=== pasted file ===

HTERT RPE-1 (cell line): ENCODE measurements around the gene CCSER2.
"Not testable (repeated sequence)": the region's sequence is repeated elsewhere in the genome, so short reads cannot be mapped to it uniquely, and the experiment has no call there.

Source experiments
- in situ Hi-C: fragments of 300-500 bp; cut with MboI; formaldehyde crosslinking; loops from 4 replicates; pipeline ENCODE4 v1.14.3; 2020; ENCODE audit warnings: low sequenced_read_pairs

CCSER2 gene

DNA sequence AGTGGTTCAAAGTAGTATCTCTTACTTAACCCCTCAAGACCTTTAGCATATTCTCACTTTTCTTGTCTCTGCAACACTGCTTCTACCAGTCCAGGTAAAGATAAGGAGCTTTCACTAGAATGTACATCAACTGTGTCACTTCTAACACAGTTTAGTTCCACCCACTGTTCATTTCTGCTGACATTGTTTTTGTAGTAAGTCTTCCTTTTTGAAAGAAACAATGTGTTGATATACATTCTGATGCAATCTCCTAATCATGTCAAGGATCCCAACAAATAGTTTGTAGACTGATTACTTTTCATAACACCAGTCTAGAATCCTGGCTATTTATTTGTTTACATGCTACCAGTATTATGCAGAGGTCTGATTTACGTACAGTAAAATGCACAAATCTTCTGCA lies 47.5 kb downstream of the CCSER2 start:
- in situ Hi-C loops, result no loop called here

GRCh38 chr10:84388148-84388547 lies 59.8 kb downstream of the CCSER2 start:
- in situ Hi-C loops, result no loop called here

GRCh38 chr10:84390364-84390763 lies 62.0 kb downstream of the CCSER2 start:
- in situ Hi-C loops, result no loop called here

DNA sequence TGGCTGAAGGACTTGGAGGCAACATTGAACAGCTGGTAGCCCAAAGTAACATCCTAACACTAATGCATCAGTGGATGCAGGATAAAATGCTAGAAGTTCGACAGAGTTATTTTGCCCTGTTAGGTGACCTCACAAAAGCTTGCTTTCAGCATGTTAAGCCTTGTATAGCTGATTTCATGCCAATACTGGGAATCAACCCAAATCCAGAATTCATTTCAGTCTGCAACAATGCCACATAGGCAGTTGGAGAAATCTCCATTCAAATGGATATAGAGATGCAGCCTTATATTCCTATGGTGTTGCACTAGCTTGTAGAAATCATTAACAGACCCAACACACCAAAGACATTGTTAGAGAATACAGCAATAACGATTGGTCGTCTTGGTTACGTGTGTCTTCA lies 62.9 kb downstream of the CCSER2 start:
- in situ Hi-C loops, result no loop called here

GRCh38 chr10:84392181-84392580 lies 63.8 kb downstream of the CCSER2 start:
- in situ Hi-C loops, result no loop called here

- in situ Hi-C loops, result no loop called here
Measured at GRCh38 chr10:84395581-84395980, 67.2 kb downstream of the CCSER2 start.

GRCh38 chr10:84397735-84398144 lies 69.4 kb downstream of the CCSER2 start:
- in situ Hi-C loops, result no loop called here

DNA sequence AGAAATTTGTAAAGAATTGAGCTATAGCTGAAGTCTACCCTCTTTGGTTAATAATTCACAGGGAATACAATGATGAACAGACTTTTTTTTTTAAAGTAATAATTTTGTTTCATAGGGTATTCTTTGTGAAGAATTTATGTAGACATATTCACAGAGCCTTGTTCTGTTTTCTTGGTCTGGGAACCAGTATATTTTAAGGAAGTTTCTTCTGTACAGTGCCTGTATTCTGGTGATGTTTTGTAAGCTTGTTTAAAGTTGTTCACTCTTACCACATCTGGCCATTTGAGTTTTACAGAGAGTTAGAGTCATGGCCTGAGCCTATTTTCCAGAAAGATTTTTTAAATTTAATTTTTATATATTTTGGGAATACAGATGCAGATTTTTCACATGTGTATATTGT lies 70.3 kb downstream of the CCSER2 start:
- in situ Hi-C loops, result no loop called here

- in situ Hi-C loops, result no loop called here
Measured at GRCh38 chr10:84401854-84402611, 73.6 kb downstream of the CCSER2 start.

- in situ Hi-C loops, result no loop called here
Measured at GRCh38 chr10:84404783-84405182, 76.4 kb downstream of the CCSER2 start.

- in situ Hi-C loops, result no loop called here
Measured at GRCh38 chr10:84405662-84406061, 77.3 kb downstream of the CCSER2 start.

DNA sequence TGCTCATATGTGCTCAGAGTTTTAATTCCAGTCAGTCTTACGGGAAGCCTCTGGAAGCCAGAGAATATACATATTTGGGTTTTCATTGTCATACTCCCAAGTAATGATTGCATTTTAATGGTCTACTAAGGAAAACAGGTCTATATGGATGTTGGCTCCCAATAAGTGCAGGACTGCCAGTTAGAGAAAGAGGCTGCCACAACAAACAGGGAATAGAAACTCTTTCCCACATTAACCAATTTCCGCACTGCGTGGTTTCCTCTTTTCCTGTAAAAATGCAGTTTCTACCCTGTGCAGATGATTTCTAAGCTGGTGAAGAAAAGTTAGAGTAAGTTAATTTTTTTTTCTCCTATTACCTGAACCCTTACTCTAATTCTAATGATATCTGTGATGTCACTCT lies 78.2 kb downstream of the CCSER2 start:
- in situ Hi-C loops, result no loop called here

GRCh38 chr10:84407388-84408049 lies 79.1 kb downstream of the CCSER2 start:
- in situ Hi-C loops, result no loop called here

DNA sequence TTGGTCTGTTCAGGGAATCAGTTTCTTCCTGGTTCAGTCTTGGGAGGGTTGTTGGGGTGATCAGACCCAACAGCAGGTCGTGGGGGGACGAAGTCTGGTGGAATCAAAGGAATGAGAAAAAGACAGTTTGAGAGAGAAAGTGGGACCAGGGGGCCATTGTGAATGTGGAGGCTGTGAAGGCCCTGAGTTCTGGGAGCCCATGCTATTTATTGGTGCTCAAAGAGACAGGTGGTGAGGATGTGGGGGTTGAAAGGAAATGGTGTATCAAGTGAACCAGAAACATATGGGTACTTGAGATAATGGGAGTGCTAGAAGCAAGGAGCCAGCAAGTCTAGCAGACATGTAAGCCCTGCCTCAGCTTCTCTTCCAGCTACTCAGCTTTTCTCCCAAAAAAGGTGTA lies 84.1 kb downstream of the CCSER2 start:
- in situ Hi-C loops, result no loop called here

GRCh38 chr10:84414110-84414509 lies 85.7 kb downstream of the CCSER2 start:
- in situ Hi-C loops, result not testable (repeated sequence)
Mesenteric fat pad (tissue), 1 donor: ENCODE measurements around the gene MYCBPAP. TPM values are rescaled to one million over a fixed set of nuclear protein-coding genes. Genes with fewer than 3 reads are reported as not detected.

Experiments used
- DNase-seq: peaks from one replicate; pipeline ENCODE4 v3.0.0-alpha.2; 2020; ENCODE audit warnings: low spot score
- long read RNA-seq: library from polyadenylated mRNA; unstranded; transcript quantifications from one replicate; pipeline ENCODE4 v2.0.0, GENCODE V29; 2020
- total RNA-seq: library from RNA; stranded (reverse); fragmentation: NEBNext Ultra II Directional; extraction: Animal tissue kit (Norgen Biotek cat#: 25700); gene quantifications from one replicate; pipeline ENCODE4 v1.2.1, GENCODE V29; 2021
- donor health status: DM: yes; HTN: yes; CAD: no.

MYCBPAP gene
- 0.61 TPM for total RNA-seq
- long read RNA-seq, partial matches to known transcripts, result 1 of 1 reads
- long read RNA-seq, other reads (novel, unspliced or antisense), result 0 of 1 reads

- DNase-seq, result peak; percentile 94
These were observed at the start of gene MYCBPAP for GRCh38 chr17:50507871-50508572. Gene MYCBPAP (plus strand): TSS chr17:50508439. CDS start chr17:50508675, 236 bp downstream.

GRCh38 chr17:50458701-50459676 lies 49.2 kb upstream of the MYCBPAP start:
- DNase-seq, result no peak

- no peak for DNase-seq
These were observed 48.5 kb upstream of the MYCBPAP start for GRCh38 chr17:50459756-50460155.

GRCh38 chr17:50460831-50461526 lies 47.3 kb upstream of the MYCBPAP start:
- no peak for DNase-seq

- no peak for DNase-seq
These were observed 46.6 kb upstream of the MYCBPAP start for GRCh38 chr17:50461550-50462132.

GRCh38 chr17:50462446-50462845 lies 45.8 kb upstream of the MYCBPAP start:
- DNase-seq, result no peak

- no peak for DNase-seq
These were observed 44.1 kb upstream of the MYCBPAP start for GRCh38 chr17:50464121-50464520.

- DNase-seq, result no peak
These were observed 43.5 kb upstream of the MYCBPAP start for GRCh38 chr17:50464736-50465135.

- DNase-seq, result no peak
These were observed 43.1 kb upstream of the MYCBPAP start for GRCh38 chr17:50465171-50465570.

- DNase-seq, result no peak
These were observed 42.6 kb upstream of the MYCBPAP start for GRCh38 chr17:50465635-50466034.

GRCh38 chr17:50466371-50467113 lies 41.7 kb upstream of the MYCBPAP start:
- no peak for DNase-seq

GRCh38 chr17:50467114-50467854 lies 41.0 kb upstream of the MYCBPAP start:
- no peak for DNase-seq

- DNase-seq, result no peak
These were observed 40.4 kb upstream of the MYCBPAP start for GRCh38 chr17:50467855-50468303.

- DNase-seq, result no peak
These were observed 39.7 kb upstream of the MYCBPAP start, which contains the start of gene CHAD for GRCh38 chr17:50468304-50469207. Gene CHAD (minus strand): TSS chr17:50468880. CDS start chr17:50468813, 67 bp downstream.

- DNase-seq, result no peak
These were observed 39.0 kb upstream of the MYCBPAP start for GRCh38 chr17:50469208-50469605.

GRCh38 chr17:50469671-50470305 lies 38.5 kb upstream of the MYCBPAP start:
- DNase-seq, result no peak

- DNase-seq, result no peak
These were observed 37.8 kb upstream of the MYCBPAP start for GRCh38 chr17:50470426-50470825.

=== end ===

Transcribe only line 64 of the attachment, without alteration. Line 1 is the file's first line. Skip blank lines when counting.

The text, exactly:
- DNase-seq, result no peak